Is the claim that there was widespread voter fraud accurate?
This chart needs to be read with circumspection. It reflects answers to the question, "Is the claim that there was widespread voter fraud accurate?", hence the figure showing 'completely NOT accurate' is showing that the respondent thought there was NOT widespread voter fraud, in other words, that the recorded vote was accurate.

88% of Democrats believe the claim of voter fraud was mostly (82%) or completely (6%) not accurate, 55% of Republicans think the claim was mostly (28%) or completely (37%) accurate.

By contrast, with rather more substantive evidence of Russian interference and some anomalous results in swing states, there is less disparity between supporters of the two main parties on this issue in respect of the 2016 result. 18% of Democrats believe there was voter fraud in that election, compared to 27% of Republicans who agree! 67% of Democrats believe there was NOT voter fraud in 2016 but only 50% or Republicans agree.
Curiously, many Republicans seem prepared to accept that Trump got elected with the aid of fraud in 2016, but a majority support him anyway! This probably tells us much about the respect Trump-supporting Republicans have for the institution of democracy in the USA.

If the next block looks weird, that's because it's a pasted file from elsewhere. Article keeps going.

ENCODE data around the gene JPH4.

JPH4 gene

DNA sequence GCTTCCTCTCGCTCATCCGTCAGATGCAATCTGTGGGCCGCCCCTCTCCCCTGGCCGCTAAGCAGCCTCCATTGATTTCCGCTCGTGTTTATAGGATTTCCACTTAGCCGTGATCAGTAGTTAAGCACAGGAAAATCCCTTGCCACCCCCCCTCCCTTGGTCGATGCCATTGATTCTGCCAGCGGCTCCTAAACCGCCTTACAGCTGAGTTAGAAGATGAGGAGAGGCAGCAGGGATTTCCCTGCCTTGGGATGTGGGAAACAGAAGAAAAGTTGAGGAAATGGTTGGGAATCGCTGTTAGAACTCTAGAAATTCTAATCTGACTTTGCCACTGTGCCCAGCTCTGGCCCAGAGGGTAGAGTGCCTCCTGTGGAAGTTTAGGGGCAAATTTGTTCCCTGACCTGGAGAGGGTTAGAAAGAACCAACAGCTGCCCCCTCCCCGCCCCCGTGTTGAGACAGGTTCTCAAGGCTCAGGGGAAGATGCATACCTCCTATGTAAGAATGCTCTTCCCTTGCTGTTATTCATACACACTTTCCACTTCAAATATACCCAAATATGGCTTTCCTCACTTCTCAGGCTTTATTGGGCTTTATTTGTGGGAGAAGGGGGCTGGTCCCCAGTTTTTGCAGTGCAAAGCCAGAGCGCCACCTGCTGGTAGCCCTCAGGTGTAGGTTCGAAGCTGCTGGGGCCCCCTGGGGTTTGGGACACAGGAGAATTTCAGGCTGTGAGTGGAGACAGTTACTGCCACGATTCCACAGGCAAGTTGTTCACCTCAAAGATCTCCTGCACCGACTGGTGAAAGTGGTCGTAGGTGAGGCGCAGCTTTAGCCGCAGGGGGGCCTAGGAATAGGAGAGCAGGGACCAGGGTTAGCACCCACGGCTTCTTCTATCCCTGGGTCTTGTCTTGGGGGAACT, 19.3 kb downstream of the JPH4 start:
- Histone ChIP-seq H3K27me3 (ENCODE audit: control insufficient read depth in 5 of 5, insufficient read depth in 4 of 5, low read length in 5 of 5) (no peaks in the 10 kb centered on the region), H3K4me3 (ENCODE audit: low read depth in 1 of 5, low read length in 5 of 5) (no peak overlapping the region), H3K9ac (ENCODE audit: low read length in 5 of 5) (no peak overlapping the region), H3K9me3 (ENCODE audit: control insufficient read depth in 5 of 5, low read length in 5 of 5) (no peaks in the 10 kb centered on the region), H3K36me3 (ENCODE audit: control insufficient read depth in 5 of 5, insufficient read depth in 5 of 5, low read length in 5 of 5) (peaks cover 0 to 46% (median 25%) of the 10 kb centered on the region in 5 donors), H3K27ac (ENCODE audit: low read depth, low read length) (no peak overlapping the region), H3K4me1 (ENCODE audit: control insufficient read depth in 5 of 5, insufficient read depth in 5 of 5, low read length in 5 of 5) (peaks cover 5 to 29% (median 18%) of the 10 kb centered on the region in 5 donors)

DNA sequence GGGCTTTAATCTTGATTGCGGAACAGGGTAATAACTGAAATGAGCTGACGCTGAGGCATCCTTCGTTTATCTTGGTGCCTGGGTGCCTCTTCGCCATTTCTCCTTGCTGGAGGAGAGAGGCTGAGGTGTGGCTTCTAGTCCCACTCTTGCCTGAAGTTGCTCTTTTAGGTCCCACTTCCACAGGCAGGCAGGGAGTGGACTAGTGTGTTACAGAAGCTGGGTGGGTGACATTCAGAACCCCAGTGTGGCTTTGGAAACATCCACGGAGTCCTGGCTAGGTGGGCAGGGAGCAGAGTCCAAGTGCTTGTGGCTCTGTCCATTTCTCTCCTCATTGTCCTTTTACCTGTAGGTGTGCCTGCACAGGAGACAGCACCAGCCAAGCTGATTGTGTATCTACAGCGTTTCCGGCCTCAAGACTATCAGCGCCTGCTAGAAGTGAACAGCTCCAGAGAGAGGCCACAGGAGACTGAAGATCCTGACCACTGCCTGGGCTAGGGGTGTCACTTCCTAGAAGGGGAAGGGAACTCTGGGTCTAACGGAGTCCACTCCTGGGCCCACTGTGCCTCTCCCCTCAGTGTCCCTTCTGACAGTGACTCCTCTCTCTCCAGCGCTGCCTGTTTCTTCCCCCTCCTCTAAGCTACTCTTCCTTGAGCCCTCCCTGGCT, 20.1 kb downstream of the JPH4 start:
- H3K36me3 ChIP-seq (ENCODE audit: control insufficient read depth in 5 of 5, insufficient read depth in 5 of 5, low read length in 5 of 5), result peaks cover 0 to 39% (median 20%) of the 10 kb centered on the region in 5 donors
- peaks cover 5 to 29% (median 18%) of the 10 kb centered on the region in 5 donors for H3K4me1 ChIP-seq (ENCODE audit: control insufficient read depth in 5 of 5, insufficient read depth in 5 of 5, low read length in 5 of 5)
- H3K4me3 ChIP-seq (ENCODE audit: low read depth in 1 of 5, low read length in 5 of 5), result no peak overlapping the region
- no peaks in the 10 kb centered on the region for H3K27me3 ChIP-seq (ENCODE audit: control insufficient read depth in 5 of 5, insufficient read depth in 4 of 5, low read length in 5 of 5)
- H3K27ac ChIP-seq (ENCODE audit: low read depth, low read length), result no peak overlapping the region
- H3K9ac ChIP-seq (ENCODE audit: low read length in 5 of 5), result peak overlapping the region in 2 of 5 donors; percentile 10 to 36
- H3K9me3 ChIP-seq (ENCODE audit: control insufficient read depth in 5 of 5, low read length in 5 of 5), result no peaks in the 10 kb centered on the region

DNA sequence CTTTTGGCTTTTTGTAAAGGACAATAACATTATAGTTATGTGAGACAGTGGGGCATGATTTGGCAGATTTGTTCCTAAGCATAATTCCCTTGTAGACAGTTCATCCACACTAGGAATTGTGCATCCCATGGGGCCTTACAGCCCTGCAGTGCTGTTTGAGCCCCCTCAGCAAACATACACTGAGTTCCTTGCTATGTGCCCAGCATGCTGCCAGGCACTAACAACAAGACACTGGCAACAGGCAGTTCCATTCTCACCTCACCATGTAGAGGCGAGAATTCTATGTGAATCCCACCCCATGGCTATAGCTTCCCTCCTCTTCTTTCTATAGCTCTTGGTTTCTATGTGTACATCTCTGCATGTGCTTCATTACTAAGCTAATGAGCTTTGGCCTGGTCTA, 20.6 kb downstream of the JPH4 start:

Trump's part in the failed coup d'etat, and belief in QAnon pro-Trump propaganda
On the matter of the attempted coup d’état, although the pollsters don't call it that, they report that America is divided over the issue of whether Trump encouraged it. Just under half (48%) believe he did encourage it while 36% don't with 14% undecided. However, there is a marked difference along party lines on this issue. 90% of Democrats believe Trump encouraged the attack on the Capitol, but only 15% of Republicans agree and 74% say the accusation is untrue.

There is a similar a similar partisan divide on the main conspiracy theories that have pervaded American politics during the Trump years, the election and its aftermath. Probably motivated by cognitive dissonance over the actions of Trumpanzee white evangelicals in their attack on the Capitol in support of Trump, 50% of Republicans prefer to believe the QAnon conspiracy claim that they were really Antifa activists and left wing supporters in disguise. Only 20% of Democrats think this is completely or mostly true.

An astonishing 59% of Republicans have adopted Trump's paranoid persecution psychosis and believe that there was a secret organisation of unelected officials, the so-called 'Deep State' seeking to undermine Trump's presidency. However only a small minority (15%) of Americans believe this 'Deep State' is a group of Satanic, child-trafficking paedophiles whom Trump had been secretly fighting. (5% of Democrats vs 29% of Republicans).

Worryingly, 36% of Americans agree with the statement, “The traditional American way of life is disappearing so fast that we may have to use force to save it.” The use of force is supported by over half (55%) of Republicans, apparently unaware that a basic traditional American value is that of democracy itself, and opposed by only 43%. Only 22% of Democrats would support the use of force to halt the decline in traditional values.